How long does bankruptcy take?

If you are struggling with debt you cannot afford and are thinking about filing for Chapter 7 or Chapter 13 bankruptcy, you probably have a lot of questions about how bankruptcy would affect your day-to-day life.

For example, you may be wondering how long it takes to complete bankruptcy from start to finish. You are eager to get out of debt, and at the same time, you are reluctant to start a legal process that will drag on for a year or more.

Here are brief summaries of the timeline you can expect for the two most common forms of personal bankruptcy people in Austin use: Chapter 7 bankruptcy and Chapter 13 bankruptcy.

Chapter 7 bankruptcy from start to finish

In general, a Chapter 7 bankruptcy filing takes about four to six months. Then the court will issue the order discharging your debts about three to four months after that. The process begins with gathering certain documents, such as pay stubs and tax returns, as well as a list of your assets and their value. Then you generally must attend a short credit counseling session at least 180 days before you file.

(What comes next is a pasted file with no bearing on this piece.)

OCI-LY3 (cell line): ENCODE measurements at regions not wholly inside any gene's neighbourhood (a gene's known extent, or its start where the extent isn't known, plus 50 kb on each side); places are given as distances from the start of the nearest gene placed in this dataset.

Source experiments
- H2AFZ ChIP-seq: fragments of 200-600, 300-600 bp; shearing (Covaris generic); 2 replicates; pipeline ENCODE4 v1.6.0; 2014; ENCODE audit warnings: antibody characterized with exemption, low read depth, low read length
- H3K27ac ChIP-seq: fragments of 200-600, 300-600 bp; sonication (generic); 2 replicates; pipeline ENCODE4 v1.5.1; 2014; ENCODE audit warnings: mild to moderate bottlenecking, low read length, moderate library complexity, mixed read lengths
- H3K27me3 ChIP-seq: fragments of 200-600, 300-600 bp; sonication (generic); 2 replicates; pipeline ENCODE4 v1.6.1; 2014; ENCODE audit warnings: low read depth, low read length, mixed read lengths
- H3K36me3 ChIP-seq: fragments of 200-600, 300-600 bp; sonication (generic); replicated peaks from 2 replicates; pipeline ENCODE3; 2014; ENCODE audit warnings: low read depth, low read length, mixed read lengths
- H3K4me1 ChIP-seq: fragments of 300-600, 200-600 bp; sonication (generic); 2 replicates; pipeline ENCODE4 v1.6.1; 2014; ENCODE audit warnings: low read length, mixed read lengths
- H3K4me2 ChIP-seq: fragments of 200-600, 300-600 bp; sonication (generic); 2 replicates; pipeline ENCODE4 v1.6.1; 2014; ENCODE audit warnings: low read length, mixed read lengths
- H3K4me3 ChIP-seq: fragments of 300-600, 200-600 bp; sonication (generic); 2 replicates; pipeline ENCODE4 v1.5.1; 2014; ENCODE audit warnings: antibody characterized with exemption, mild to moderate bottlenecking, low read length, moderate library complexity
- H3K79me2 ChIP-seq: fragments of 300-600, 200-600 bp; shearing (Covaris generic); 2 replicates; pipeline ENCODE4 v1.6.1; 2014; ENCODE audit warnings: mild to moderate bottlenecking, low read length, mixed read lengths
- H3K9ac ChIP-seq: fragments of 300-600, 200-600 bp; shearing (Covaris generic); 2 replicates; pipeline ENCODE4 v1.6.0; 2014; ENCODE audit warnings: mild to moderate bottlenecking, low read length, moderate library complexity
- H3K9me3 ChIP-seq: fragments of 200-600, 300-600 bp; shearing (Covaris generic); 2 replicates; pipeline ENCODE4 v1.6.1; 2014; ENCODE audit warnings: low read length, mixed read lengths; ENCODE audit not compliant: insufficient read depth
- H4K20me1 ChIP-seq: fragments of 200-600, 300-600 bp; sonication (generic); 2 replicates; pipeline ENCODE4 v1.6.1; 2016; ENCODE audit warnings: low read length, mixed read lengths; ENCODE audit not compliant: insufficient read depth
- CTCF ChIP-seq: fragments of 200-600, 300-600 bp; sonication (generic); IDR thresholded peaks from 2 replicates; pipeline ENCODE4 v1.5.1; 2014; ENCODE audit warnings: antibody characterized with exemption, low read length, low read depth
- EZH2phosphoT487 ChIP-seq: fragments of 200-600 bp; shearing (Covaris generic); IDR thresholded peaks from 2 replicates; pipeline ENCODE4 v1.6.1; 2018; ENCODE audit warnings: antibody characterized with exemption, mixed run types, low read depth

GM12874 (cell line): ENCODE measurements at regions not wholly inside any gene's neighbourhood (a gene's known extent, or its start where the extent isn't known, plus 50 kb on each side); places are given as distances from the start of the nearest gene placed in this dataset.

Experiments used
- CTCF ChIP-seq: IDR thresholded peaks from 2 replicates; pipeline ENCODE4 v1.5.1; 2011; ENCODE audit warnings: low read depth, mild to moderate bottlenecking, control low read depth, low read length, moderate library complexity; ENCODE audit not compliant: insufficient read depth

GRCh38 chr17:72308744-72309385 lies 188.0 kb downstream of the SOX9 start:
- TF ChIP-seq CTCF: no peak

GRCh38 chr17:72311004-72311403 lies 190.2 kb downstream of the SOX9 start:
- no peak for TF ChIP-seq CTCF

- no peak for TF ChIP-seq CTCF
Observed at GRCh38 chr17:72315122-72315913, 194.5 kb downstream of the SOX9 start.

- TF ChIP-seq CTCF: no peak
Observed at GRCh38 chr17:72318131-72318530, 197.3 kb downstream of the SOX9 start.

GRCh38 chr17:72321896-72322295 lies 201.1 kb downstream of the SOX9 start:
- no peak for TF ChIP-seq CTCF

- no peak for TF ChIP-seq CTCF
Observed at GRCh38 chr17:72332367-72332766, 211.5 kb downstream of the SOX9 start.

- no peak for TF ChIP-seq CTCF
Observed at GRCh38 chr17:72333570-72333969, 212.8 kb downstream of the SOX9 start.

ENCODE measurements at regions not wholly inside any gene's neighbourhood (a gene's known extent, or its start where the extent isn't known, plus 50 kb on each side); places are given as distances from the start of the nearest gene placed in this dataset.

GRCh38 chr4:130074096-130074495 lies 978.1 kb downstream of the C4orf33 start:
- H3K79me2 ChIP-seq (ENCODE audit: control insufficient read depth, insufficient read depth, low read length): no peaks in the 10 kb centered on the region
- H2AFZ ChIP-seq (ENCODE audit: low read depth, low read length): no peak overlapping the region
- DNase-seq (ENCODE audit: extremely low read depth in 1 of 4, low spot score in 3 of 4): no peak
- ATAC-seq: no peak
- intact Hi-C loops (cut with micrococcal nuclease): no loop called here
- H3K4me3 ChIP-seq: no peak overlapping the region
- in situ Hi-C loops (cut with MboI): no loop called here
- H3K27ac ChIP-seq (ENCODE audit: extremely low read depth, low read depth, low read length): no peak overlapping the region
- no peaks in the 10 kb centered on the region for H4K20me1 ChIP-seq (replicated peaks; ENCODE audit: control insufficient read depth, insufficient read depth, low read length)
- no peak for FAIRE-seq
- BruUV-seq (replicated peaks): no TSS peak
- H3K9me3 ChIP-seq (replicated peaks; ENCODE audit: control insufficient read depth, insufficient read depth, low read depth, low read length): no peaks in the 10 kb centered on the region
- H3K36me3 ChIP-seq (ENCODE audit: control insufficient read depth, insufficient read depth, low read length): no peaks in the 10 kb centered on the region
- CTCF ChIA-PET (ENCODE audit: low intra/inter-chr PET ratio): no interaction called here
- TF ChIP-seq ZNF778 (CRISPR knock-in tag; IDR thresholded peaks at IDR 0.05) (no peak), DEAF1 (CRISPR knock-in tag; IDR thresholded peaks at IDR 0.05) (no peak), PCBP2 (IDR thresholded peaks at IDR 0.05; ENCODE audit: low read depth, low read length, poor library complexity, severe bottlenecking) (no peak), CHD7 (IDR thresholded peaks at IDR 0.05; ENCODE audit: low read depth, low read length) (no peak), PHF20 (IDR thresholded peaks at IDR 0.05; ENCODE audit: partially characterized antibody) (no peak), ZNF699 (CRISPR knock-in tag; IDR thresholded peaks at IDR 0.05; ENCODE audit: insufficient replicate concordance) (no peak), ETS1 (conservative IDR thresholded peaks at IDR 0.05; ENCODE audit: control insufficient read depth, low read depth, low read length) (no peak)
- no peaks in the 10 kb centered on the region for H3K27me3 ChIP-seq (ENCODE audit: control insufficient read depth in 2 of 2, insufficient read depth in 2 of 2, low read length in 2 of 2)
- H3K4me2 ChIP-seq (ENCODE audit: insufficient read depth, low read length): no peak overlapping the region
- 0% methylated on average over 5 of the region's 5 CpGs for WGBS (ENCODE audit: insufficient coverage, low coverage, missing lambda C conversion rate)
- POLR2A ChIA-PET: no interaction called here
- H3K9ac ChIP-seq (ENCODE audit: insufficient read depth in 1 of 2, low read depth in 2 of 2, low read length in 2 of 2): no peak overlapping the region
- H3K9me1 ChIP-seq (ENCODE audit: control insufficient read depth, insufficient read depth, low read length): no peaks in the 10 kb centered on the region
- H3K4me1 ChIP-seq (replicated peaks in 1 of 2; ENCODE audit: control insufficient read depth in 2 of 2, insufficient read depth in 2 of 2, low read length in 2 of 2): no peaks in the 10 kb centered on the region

One of the single longest processes can be filling out the Chapter 7 bankruptcy forms, but if you hire an attorney, they will take care of this for you. Next, you file the papers with your local bankruptcy court, which triggers an automatic stay that freezes most creditor activities. The court will schedule a 341 meeting of creditors, usually for about 30 days after the day you filed.

The meeting itself is brief, but sets the schedule for the rest of your bankruptcy. Creditors have 30 days from the date of the 341 meeting to object to the filing and 60 days to object to having their debts discharged. Meanwhile, you have 45 days to deal with your secured debts like your car loan.

Once the trustee overseeing your case completes their work, they will let the court know, who will then rule your bankruptcy complete.

Chapter 13 bankruptcy

While the Chapter 7 process typically takes less than a year, Chapter 13 bankruptcy usually lasts three to five years. That is because Chapter 13 bankruptcy involves you repaying all or part of your secured debts in manageable monthly installments. However, it should not affect your day-to-day life much over that period.

Whichever type of bankruptcy you and your attorney choose, you will emerge from it with a fresh start financially.